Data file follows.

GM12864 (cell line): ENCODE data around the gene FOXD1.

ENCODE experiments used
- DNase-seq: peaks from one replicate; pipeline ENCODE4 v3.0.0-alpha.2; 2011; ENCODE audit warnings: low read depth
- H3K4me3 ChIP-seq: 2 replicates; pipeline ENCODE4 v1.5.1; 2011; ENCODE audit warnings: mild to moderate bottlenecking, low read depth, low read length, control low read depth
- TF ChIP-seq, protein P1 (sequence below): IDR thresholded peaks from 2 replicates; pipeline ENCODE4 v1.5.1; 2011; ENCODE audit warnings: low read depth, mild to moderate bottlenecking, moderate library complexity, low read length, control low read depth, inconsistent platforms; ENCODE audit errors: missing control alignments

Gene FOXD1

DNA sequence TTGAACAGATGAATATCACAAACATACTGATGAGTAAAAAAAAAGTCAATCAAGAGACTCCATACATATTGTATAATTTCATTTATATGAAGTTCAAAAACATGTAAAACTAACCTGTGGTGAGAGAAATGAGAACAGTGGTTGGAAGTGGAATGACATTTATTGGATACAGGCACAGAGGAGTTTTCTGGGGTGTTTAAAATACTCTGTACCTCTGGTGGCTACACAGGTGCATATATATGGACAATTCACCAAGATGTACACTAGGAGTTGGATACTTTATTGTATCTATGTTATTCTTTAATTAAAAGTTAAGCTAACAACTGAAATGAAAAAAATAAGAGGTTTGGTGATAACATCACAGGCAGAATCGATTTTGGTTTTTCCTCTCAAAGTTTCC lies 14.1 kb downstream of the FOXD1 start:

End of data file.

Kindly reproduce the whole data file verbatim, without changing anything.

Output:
GM12864 (cell line): ENCODE data around the gene FOXD1.

ENCODE experiments used
- DNase-seq: peaks from one replicate; pipeline ENCODE4 v3.0.0-alpha.2; 2011; ENCODE audit warnings: low read depth
- H3K4me3 ChIP-seq: 2 replicates; pipeline ENCODE4 v1.5.1; 2011; ENCODE audit warnings: mild to moderate bottlenecking, low read depth, low read length, control low read depth
- TF ChIP-seq, protein P1 (sequence below): IDR thresholded peaks from 2 replicates; pipeline ENCODE4 v1.5.1; 2011; ENCODE audit warnings: low read depth, mild to moderate bottlenecking, moderate library complexity, low read length, control low read depth, inconsistent platforms; ENCODE audit errors: missing control alignments

Gene FOXD1

DNA sequence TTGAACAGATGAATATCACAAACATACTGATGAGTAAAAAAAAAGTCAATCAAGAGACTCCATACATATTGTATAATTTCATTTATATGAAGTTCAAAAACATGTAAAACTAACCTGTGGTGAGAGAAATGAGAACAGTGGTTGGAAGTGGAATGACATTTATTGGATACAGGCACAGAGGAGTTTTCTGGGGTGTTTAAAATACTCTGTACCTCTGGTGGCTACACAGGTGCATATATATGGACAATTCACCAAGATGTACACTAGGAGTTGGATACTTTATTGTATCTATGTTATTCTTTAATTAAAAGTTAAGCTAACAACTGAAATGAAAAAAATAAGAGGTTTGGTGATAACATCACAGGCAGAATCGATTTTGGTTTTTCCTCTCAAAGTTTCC lies 14.1 kb downstream of the FOXD1 start: